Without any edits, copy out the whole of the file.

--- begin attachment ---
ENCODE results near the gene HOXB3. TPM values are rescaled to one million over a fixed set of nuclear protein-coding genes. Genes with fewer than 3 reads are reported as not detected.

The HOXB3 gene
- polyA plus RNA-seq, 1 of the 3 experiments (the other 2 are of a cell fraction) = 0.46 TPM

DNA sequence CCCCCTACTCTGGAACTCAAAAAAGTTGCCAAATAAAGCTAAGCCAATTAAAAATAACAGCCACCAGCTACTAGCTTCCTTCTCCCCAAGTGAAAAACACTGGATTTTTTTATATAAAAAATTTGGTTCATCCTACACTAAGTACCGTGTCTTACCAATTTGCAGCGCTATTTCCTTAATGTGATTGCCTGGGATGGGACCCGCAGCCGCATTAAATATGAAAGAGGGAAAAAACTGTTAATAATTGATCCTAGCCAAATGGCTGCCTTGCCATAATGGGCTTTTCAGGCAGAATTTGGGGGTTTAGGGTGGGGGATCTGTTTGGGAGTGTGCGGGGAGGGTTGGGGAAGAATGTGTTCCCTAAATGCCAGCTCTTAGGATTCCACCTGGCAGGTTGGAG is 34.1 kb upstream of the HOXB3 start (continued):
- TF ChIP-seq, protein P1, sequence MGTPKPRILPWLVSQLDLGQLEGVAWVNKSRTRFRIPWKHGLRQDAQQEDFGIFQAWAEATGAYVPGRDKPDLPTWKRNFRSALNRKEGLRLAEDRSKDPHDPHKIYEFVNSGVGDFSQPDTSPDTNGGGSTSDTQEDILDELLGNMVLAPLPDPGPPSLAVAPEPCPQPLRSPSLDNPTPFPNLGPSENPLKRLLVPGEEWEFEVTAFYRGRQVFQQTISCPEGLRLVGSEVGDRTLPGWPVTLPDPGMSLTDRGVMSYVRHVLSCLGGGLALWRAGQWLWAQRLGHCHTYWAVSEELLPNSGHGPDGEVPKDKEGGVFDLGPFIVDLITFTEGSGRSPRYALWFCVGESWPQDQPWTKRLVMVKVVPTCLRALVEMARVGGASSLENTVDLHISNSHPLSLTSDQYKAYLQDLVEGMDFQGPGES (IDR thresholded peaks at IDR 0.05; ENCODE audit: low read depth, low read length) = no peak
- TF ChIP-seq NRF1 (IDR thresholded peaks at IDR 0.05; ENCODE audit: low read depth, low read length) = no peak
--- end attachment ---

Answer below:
ENCODE results near the gene HOXB3. TPM values are rescaled to one million over a fixed set of nuclear protein-coding genes. Genes with fewer than 3 reads are reported as not detected.

The HOXB3 gene
- polyA plus RNA-seq, 1 of the 3 experiments (the other 2 are of a cell fraction) = 0.46 TPM

DNA sequence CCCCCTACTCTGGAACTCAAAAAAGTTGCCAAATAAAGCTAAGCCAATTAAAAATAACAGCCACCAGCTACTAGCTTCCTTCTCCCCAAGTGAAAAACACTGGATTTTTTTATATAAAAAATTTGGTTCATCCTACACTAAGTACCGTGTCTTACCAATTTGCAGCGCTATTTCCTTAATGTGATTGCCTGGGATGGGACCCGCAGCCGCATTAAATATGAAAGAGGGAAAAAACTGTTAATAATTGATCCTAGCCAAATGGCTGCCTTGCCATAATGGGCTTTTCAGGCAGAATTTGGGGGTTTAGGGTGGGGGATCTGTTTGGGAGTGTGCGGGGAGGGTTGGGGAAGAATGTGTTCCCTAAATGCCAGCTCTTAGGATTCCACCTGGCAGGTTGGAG is 34.1 kb upstream of the HOXB3 start (continued):
- TF ChIP-seq, protein P1, sequence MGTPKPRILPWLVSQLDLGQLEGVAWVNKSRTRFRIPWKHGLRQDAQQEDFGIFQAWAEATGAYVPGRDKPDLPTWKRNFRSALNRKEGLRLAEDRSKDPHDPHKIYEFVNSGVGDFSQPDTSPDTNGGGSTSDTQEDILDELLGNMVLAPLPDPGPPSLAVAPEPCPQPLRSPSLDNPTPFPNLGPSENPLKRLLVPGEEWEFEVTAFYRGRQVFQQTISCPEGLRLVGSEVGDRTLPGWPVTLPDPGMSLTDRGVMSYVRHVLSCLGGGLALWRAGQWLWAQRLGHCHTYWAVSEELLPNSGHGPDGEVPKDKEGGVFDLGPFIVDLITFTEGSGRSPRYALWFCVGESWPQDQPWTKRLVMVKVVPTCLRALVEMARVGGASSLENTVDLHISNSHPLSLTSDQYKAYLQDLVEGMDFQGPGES (IDR thresholded peaks at IDR 0.05; ENCODE audit: low read depth, low read length) = no peak
- TF ChIP-seq NRF1 (IDR thresholded peaks at IDR 0.05; ENCODE audit: low read depth, low read length) = no peak